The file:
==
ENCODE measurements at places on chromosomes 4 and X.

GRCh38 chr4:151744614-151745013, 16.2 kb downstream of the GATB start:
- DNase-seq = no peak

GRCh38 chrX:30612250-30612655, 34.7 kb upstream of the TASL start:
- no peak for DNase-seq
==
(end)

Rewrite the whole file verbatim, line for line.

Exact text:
ENCODE measurements at places on chromosomes 4 and X.

GRCh38 chr4:151744614-151745013, 16.2 kb downstream of the GATB start:
- DNase-seq = no peak

GRCh38 chrX:30612250-30612655, 34.7 kb upstream of the TASL start:
- no peak for DNase-seq